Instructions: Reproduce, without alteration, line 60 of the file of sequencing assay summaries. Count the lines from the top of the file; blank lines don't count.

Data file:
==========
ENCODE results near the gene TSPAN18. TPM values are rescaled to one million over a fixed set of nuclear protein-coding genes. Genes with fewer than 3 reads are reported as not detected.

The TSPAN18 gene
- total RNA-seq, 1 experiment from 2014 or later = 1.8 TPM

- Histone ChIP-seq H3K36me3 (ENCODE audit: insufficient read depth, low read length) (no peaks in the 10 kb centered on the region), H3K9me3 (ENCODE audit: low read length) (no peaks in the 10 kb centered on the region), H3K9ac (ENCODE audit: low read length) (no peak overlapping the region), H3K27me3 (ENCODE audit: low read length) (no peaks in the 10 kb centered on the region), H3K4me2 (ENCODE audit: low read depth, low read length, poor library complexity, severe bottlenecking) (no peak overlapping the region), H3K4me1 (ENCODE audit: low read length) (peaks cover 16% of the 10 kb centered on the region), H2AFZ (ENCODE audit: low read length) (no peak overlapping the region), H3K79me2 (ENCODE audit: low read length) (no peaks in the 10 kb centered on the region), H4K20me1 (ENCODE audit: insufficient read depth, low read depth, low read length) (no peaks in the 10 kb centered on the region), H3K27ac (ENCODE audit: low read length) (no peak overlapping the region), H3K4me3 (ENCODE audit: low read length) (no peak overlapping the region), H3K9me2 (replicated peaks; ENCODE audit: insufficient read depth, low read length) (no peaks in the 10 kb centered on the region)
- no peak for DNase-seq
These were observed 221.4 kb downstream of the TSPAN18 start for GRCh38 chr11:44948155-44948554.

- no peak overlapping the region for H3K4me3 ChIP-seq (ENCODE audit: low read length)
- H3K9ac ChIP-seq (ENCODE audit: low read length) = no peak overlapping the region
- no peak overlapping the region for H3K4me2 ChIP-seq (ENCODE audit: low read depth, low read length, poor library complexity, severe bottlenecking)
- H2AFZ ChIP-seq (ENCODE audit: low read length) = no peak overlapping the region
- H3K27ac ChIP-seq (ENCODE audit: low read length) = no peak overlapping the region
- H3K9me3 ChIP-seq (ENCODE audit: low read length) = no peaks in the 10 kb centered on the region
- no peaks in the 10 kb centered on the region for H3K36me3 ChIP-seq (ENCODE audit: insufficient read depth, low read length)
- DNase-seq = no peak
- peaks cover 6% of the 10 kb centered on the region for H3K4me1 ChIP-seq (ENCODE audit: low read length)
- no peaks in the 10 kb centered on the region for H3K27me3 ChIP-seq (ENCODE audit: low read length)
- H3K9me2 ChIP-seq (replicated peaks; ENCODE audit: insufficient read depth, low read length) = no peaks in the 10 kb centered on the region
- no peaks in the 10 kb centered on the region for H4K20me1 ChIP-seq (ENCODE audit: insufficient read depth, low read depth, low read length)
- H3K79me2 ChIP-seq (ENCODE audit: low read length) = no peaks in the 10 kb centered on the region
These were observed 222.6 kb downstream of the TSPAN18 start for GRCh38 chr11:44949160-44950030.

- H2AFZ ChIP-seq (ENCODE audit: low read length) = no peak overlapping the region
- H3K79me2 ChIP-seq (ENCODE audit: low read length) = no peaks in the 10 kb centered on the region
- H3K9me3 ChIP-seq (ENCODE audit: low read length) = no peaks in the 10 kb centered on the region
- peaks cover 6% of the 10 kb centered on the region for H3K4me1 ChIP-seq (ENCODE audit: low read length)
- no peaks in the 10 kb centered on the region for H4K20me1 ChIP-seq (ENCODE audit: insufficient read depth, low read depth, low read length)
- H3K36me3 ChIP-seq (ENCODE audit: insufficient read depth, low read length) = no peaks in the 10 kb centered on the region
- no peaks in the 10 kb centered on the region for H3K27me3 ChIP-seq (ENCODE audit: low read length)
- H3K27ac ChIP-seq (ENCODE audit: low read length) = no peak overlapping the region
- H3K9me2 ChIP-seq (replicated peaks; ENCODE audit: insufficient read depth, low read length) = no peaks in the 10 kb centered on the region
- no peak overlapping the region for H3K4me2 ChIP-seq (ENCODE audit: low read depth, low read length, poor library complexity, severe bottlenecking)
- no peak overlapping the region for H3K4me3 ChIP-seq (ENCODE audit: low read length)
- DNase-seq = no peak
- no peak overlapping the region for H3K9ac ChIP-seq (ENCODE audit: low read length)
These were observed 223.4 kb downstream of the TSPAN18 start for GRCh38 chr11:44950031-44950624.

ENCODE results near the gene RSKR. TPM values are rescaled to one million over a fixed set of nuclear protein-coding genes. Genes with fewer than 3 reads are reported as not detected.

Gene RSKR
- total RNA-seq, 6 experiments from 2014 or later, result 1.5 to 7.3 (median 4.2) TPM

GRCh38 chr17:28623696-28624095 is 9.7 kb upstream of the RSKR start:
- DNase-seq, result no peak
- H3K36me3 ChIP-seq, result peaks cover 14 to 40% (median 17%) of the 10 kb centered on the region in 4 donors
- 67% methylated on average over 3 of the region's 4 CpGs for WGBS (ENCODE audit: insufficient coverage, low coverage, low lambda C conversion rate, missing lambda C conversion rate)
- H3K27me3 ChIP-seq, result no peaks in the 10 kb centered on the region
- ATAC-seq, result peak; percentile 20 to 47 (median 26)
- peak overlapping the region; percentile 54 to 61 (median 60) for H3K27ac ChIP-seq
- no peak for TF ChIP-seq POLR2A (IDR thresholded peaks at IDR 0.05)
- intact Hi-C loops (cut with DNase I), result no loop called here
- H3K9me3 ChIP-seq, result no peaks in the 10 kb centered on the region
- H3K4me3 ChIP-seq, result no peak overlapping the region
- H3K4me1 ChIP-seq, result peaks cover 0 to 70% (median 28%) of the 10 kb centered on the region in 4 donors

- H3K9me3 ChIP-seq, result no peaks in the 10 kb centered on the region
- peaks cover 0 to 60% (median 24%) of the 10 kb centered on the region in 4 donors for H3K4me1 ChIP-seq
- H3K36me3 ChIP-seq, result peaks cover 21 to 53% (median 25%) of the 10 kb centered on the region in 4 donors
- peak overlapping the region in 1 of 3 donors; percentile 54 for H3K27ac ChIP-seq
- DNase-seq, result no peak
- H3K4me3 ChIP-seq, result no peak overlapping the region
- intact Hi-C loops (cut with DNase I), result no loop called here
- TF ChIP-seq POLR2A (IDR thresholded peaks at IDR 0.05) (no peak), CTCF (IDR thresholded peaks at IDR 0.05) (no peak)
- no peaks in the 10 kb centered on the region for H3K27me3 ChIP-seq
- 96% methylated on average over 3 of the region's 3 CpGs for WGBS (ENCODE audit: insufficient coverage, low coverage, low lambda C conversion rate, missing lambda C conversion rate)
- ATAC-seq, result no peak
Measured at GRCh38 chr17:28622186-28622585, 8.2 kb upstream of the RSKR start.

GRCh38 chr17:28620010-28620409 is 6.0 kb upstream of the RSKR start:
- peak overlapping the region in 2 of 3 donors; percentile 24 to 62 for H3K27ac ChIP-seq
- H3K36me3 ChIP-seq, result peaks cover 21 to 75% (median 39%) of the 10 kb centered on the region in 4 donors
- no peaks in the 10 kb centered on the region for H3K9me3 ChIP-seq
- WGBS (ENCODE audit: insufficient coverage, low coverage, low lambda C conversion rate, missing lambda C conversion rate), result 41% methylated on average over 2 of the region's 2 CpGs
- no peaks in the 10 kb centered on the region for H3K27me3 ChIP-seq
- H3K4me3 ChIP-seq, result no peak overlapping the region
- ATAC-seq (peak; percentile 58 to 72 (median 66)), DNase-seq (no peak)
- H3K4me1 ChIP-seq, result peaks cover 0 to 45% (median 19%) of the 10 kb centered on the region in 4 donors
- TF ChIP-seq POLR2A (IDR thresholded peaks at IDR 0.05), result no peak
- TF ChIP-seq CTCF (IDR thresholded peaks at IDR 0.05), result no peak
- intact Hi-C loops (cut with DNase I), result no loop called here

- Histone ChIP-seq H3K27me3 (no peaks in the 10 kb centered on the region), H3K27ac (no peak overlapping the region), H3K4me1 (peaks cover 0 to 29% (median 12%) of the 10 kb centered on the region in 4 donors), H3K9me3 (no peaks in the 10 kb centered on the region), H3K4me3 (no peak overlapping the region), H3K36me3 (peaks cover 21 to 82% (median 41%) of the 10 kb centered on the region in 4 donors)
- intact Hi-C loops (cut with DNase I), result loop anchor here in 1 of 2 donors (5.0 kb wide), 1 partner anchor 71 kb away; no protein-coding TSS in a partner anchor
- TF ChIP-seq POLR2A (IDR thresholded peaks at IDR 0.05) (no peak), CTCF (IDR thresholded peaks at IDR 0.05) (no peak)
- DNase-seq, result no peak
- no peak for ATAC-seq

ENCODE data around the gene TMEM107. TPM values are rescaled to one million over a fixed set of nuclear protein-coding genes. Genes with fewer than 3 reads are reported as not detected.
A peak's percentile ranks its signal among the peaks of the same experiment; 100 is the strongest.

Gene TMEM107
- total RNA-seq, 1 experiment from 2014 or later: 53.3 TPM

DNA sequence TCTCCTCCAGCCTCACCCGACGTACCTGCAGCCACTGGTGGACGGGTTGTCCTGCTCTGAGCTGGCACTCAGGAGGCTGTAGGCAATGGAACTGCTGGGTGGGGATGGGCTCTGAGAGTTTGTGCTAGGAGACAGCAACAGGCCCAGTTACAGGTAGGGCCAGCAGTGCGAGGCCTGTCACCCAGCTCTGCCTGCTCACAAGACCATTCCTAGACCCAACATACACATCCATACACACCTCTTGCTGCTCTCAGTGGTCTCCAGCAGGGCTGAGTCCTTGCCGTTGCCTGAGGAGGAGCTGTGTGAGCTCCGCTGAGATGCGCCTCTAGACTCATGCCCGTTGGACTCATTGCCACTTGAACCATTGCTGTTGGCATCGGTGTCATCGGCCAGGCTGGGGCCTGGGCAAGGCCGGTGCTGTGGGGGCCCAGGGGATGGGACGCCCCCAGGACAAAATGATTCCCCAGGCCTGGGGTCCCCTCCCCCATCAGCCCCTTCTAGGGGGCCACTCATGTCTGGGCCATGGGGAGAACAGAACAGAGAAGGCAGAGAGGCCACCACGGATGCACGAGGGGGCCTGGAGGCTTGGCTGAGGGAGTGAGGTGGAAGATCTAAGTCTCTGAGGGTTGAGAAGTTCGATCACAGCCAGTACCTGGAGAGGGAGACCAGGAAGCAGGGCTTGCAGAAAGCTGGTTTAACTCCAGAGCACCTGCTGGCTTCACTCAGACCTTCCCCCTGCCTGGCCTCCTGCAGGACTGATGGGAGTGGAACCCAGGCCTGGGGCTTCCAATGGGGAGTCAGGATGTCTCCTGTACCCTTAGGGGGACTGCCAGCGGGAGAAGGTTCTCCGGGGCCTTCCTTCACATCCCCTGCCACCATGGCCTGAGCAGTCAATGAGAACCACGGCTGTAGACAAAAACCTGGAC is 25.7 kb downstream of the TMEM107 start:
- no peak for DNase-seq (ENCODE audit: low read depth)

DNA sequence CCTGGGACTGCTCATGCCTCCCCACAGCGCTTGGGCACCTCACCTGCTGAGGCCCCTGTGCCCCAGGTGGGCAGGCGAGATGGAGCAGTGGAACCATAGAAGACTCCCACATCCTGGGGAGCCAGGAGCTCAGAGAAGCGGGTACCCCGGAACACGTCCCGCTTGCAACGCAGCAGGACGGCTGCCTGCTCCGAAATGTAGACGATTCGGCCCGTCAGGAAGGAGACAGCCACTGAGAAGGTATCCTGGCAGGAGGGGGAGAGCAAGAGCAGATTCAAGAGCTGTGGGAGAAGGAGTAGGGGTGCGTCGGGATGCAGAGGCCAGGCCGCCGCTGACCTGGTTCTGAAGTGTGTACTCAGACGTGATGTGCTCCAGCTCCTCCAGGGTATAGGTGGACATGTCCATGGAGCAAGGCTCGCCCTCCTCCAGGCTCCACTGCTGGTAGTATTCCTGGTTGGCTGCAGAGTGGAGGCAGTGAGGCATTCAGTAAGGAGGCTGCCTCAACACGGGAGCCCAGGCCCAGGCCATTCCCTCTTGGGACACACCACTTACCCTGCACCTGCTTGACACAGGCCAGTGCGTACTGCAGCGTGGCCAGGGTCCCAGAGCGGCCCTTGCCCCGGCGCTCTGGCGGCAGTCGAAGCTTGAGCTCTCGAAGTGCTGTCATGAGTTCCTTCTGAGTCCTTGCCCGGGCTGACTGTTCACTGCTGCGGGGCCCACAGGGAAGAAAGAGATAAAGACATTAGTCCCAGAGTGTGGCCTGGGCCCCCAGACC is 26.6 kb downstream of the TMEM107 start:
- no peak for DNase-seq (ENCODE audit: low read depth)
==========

- ATAC-seq, result no peak